It’s the new fall season on TV, but you wouldn’t know it from the North Carolina Senate debate Tuesday night, which carried lots and lots of reruns.
Democratic Sen. Kay Hagan and challenger Thom Tillis recited many of the same lines they’ve used in campaign ads and in their first debate.
Tillis, the Republican speaker of the North Carolina House, complained that Hagan was out of touch on the rise of the terrorist group ISIS because she had missed crucial committee meetings in the Senate.
"Senator Hagan, I’d like to know, for example, what priorities there were that were greater that caused you to miss more than half the meetings over the last year -- so we’d have a better understanding of what you’re doing and how you’re acting," Tillis said.
His comments echoed his recent campaign ads that said Hagan, a Democrat, has missed half of the Senate Armed Services Committee's hearings this year. We found he’s right about public meetings (though we could not determine her attendance at private meetings). We rated that claim Mostly True.
Hagan fired back with the same retort she’s been using in the past week, that Tillis "has been waffling" about how the United States should respond to ISIS. We examined that claim after she made it on Oct. 4 and found that his statements have indeed been generally vague. We rated Hagan’s claim Mostly True.
Tillis added a few new details to his remarks about ISIS on Tuesday, saying that the U.S. should establish a no-fly zone over Syria and "should revoke the passport of Americans who are fighting with ISIS in the Middle East."
Hagan brought up education, which was a major topic in the candidates’ first debate, and repeated a claim that many Democrats have made -- that Tillis and his fellow Republicans have been cutting school spending. Tillis, she said, "has cut $500 million from public education." PolitiFact rated that claim Half True.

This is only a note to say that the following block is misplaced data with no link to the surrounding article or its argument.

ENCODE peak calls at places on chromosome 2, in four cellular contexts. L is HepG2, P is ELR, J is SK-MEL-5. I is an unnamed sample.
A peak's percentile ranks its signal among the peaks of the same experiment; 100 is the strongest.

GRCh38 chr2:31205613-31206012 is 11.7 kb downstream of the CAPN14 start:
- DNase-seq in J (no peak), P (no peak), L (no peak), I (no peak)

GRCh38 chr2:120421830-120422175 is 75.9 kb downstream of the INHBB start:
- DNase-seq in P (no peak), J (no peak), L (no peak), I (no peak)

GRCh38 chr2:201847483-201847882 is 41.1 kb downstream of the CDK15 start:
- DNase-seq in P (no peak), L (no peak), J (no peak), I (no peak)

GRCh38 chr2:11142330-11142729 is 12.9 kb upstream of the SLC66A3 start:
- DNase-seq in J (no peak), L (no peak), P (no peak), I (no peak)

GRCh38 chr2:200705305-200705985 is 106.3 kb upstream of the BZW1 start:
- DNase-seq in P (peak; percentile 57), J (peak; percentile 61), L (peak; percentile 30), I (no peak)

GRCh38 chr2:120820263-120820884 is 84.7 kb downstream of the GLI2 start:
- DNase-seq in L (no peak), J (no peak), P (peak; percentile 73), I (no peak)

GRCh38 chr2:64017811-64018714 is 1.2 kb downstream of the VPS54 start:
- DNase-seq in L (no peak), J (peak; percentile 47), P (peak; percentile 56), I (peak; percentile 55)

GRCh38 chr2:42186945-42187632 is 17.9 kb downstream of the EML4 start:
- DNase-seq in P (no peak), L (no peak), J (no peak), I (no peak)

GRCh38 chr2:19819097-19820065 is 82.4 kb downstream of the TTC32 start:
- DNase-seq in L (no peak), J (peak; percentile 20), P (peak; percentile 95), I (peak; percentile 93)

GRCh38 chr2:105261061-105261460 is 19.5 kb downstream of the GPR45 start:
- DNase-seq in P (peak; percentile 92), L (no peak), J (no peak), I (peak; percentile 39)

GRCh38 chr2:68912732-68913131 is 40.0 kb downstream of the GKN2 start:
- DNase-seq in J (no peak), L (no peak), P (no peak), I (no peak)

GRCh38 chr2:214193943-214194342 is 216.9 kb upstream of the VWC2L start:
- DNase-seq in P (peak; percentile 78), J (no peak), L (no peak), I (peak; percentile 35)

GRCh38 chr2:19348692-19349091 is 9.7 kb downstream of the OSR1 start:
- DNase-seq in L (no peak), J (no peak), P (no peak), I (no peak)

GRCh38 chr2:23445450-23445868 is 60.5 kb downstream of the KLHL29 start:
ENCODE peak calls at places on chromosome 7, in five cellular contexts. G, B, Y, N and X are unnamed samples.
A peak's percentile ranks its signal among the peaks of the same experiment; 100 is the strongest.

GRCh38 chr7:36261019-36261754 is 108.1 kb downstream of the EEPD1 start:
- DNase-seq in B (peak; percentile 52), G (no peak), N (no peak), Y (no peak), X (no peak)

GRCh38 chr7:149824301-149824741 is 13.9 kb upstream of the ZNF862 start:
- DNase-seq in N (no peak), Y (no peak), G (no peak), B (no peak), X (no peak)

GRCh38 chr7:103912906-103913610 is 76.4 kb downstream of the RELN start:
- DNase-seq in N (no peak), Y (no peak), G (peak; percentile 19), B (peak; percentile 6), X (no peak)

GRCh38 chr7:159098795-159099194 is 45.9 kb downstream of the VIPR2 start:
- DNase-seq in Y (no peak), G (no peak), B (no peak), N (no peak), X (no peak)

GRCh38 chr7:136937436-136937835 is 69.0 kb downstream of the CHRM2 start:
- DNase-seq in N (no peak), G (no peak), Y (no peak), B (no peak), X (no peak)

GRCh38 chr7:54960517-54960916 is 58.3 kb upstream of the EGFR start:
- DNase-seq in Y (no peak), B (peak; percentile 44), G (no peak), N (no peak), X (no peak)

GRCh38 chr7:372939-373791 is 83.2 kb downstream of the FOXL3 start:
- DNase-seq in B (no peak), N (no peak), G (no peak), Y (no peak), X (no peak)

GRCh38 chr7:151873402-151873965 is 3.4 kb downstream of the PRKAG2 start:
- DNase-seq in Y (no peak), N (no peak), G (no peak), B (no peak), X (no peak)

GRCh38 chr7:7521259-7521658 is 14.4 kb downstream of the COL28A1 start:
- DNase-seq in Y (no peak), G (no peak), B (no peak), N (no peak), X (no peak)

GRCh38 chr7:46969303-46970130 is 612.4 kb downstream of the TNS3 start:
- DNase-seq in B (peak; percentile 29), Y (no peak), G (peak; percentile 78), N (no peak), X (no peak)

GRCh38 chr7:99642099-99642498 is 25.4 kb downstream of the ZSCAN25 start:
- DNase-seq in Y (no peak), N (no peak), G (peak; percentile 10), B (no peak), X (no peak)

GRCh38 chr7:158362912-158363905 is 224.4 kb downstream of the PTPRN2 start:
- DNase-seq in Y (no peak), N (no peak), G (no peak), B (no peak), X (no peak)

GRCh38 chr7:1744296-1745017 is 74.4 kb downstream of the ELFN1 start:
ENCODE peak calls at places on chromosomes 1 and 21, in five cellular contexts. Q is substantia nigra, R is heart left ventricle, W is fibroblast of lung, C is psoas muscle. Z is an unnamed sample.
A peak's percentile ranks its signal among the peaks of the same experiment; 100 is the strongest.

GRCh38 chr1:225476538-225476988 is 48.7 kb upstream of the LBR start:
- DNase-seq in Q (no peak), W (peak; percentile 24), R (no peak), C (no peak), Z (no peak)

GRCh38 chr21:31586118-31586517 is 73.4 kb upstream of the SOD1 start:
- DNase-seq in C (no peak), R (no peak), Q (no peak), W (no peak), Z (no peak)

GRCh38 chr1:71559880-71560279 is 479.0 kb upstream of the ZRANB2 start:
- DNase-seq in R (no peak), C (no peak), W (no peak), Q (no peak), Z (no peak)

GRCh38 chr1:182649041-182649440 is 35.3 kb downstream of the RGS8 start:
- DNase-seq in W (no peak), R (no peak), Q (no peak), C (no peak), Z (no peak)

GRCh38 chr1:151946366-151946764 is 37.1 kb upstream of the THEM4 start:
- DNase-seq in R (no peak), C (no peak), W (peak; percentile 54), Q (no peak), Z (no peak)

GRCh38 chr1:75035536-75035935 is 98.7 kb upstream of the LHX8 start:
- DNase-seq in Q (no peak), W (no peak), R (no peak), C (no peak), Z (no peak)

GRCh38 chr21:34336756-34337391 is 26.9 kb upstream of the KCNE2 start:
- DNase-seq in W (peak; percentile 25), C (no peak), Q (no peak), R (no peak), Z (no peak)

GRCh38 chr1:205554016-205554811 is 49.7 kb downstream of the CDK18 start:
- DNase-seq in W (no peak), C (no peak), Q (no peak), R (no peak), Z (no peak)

Tillis also recited a popular Republican line, although he used a slightly new twist. In criticizing Hagan for supporting Obamacare, he said, "Sen. Hagan, when she cast the deciding vote for Obamacare, voted to kill the equivalent of 2.5 million jobs." We rated that Mostly False.
Tillis suggested that the federal government was mandating the Common Core education standards, which prompted Hagan to say that "Common Core was not put together by the Department of Education in Washington. It was put together by governors and by states." We rated her claim Mostly True.
The Republican speaker of the N.C. House also said the state's economy had gotten stronger under his leadership in the state General Assembly.
"We came from far behind," Tillis said. "Fourth-highest unemployment rate when I came in, now we're near the national average."
But we found that was a stretch and that the state was actually still lagging behind most other states. We rated his claim Half True.
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